Paragraph 5 ­ Request for Relief. Check the boxes in this section that describe what you want the court to do. Date and sign the form. Be certain to include your mailing address and a daytime phone number. Fill out the "Certificate of Service" box. The "date" is the day you will mail or hand-deliver a copy of your Answer to the plaintiff. Make two photocopies of your completed Answer form. Mail or handdeliver a copy to the plaintiff (or plaintiff's attorney) at the address provided in the summons. If you mail your Answer, use first-class mail. Keep one copy for your records.

8.

9.

10.

8

Chilton ­ Wren v. Olds, 1 P.3d 693 (Alaska 2000)

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17

After completing the Answer, file the original at the court. You can file it in person in the clerk's office or mail it using first-class mail. If mailed, be certain that it arrives within 20 days after you received the summons. If you do not file a written answer within 20 days, the plaintiff may ask the court for a default judgment. Note: Even if you objected to the damage claim at the eviction hearing, you must still file a written answer with the court. Failure to do so may result in a default judgment against you. See chapter VI on page 24 and Civil Rule 55.

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IV. THE EVICTION HEARING
If you have difficulty hearing, tell the clerk and ask to use the assisted listening equipment available in the courtrooms.

On the date set for the eviction hearing, the judge will ONLY consider the issue of who is entitled to possession of the property. The judge will NOT decide the plaintiff's claims for unpaid rent or other damages at this hearing. However, the defendant may present defenses to eviction that contest the amount of rent owed. The plaintiff must be present in court and must be prepared to prove he/she is entitled to possession of the property. The defendant must also be present if the defendant wishes to offer defenses to eviction. The plaintiff and the defendant can each be represented by an attorney, but it is not required (unless the plaintiff is not the owner of the property as explained on page 6, Section F.2). Both plaintiff and defendant must have all documents and other evidence relating to the eviction portion of the case with them in court. For the plaintiff, this may include the rental agreement, notice to quit, return of service, and other evidence relating to the reasons for eviction. For the defendant, this may include receipts or canceled checks showing the rent was paid or repairs were made, photographs or other evidence that support the defendant's claim for rent offsets or reductions. If either the plaintiff or the defendant wishes to have witnesses testify at the eviction hearing, that party must arrange to have the witnesses present at the time of the hearing. Permission for a witness to appear telephonically must be obtained from the court prior to the hearing. Both parties can ask the court to issue subpoenas ordering witnesses to appear in court. A booklet about how to do this (CIV-109) is available at the court.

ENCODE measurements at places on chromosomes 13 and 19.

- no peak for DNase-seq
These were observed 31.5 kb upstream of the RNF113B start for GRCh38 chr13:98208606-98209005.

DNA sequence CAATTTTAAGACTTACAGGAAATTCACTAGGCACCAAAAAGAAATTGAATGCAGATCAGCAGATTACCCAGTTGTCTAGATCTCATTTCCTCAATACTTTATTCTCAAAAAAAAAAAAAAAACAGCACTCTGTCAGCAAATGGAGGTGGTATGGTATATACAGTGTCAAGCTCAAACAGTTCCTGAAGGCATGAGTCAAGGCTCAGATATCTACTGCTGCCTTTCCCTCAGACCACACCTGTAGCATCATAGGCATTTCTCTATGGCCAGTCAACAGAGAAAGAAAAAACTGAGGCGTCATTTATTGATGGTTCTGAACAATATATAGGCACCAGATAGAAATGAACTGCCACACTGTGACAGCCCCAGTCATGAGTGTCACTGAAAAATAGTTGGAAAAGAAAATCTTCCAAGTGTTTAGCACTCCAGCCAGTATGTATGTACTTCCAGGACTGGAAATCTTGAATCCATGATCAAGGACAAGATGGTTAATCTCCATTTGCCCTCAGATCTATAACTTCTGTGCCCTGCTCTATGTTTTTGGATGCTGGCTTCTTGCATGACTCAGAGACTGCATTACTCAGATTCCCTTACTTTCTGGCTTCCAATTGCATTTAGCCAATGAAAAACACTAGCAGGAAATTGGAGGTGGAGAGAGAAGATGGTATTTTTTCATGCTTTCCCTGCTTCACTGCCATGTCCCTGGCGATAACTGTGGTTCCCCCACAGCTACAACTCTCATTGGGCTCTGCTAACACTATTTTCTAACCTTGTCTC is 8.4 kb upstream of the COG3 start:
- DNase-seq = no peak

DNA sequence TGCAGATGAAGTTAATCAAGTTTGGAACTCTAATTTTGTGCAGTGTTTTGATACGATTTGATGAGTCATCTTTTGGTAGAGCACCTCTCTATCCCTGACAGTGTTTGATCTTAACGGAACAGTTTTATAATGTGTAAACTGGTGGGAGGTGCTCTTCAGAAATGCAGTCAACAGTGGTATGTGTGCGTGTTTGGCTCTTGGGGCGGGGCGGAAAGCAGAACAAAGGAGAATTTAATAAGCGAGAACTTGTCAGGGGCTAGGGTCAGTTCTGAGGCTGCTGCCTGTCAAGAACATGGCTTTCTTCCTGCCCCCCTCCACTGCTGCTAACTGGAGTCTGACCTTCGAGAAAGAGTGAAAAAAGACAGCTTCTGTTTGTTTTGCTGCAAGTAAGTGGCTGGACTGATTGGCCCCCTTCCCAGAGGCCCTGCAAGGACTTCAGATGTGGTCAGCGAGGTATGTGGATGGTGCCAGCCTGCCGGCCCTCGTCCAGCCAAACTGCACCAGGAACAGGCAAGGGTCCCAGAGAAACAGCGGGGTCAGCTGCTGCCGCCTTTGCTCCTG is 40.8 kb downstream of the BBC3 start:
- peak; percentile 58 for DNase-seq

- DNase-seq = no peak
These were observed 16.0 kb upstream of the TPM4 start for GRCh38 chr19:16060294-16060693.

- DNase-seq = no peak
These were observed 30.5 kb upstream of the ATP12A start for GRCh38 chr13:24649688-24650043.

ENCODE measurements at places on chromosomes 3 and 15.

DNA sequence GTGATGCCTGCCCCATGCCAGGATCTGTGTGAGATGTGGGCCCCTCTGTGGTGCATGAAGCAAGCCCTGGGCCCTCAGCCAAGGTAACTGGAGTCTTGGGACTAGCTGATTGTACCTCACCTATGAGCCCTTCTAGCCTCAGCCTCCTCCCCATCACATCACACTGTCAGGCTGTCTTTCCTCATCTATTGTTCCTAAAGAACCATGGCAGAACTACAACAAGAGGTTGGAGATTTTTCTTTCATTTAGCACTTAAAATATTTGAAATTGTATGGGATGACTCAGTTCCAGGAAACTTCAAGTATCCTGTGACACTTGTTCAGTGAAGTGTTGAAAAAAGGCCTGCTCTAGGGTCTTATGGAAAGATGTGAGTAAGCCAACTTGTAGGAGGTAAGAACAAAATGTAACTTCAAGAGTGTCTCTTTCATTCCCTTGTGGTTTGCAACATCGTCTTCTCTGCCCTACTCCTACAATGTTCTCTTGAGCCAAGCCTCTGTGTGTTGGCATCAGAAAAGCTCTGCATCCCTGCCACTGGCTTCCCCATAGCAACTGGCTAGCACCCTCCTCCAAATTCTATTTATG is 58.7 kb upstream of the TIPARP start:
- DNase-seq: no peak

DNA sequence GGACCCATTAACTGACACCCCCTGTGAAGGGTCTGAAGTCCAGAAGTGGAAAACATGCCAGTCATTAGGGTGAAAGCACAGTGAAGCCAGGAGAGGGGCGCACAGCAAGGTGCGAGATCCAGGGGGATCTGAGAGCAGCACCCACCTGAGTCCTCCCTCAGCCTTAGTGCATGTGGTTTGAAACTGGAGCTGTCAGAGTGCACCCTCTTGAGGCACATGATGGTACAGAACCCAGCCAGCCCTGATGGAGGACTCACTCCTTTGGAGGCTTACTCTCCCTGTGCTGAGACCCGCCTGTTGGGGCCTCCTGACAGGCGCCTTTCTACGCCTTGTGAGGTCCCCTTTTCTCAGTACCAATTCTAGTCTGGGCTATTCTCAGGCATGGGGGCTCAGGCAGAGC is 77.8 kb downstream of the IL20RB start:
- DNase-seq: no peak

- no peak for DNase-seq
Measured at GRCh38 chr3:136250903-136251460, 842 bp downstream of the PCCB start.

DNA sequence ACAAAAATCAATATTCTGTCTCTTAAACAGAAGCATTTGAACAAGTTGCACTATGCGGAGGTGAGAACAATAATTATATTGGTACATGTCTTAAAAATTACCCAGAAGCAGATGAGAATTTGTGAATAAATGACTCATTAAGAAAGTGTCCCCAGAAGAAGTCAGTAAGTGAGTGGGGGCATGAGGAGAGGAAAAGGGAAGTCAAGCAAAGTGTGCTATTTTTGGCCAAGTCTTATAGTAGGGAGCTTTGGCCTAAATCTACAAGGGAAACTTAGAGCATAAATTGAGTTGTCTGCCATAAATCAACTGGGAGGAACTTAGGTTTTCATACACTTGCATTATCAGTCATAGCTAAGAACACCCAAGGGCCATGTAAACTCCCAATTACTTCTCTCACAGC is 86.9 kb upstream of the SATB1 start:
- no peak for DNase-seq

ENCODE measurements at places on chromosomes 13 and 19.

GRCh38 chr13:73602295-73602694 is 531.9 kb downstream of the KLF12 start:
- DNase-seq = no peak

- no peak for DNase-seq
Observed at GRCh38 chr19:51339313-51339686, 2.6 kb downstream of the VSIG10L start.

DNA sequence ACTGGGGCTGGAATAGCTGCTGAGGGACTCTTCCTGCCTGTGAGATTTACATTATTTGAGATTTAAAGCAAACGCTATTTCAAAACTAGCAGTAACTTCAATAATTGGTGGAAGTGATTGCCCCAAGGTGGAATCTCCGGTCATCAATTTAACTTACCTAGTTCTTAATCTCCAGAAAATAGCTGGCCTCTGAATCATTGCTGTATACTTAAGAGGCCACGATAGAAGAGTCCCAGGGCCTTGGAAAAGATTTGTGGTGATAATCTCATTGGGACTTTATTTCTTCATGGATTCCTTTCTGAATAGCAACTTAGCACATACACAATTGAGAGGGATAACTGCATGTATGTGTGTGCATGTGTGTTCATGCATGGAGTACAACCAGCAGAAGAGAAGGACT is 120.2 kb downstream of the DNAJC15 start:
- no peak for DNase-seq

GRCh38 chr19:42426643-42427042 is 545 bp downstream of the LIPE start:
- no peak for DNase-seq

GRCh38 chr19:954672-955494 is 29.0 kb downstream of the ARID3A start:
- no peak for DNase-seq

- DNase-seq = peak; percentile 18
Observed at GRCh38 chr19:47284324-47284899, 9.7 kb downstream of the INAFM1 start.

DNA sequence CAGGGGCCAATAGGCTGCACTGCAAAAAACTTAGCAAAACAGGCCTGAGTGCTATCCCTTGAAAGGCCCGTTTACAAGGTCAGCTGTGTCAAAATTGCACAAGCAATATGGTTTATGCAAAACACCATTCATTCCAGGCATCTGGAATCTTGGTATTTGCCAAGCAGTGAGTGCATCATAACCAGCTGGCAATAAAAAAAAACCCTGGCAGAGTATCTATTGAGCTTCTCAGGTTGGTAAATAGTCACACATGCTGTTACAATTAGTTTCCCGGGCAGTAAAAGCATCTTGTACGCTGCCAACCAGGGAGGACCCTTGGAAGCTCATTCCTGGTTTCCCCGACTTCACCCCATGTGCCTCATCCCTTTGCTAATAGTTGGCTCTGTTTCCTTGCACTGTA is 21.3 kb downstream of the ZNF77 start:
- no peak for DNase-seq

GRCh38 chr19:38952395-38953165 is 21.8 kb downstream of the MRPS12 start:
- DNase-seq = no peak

A.

Hearing Procedure
The eviction hearing usually proceeds as follows: 1. On the day of your court hearing, check the court calendar for courtroom assignment. All parties should be inside the courtroom at the time scheduled for the hearing. The court may have scheduled more than one case at the same time. The judge or the clerk will ask you to come forward when it is your turn. The judge will expect the plaintiff to present testimony and documentation to prove that the requirements for an eviction have been satisfied. This may include a copy of the rental agreement or lease, proof that the summons and complaint were properly served, that the notice to quit met statutory requirements, and that the problems described in the notice, such as failure to pay rent, were not corrected. 19

2.

3.

CIV-720 Eviction Booklet (2/09)

4.